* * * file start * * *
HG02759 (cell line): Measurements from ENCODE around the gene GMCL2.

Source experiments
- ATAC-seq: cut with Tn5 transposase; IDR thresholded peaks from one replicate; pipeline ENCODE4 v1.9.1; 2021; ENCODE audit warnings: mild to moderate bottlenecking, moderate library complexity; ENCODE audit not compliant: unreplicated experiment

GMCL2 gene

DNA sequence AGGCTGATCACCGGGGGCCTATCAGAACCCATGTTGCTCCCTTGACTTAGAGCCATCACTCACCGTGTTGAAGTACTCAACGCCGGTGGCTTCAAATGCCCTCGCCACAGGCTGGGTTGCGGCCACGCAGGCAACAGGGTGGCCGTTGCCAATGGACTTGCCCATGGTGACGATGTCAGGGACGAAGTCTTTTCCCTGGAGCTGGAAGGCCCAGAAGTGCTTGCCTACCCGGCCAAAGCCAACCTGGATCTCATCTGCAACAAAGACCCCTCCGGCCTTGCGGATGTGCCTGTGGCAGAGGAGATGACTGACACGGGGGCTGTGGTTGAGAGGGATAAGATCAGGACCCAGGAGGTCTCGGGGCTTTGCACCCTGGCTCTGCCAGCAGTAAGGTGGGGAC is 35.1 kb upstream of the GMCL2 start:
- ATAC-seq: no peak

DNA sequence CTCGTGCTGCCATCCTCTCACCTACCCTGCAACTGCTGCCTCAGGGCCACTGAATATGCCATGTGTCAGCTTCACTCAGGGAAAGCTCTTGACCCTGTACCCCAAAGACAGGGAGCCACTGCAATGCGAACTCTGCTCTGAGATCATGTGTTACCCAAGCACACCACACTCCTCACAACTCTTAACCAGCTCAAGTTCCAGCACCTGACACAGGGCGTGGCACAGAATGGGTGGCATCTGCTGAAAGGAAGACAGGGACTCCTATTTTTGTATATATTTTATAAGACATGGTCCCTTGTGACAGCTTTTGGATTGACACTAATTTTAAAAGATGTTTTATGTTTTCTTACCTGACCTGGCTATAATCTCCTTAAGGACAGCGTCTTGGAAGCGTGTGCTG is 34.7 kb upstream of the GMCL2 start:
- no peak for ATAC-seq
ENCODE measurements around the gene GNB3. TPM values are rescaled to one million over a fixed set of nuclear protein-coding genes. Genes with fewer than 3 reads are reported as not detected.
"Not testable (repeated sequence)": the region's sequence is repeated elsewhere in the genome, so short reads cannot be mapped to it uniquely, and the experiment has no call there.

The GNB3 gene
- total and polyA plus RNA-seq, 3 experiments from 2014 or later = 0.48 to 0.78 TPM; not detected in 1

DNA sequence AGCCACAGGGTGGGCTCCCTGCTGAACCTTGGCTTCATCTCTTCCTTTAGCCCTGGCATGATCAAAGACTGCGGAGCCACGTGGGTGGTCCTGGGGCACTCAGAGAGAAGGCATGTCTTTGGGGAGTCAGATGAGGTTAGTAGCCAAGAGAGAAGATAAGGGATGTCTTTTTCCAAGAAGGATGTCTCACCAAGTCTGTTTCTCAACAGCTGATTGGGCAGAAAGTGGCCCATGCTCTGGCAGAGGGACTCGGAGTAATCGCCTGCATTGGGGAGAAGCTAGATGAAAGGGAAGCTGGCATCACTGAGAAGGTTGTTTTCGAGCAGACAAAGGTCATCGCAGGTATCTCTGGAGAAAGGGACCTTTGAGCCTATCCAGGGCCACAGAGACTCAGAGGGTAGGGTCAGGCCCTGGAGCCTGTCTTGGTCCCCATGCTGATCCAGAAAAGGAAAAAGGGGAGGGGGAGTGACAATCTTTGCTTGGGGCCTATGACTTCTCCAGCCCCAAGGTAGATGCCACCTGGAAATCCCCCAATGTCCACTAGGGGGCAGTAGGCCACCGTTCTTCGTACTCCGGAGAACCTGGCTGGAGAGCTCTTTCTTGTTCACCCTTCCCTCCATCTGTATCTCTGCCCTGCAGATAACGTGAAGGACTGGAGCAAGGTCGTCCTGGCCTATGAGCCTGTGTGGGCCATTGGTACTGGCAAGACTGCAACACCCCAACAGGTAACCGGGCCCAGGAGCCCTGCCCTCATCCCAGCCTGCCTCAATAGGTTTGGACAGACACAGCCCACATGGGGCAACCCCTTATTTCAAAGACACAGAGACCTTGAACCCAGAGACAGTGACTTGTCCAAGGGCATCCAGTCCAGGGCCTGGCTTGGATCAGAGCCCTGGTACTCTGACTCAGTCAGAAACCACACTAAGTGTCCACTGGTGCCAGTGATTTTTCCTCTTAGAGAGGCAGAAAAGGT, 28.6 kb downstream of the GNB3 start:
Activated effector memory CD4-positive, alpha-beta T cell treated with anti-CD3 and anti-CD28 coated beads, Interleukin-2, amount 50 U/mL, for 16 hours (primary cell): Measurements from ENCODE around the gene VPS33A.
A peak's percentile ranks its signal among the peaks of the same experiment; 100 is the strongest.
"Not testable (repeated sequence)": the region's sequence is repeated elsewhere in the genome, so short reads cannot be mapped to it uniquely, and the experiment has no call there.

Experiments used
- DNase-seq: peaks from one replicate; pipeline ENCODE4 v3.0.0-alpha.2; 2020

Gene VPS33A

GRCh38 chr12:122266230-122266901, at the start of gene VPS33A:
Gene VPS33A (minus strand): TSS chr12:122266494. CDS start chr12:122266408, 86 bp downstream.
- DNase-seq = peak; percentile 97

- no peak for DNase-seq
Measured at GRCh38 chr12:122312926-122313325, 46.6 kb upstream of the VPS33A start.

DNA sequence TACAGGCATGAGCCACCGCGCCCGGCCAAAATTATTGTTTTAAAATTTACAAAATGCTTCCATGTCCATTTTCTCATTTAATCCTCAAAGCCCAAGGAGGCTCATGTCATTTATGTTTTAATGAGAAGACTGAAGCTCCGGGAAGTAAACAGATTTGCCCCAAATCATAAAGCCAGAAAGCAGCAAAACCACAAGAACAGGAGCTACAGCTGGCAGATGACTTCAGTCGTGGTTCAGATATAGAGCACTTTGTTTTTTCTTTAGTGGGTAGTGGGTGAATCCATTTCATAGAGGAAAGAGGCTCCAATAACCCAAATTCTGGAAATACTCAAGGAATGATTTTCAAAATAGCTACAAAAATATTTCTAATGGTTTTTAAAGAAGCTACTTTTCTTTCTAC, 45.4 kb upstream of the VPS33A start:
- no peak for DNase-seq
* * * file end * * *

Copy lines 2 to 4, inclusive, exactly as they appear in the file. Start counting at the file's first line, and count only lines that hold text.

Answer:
Source experiments
- ATAC-seq: cut with Tn5 transposase; IDR thresholded peaks from one replicate; pipeline ENCODE4 v1.9.1; 2021; ENCODE audit warnings: mild to moderate bottlenecking, moderate library complexity; ENCODE audit not compliant: unreplicated experiment

GMCL2 gene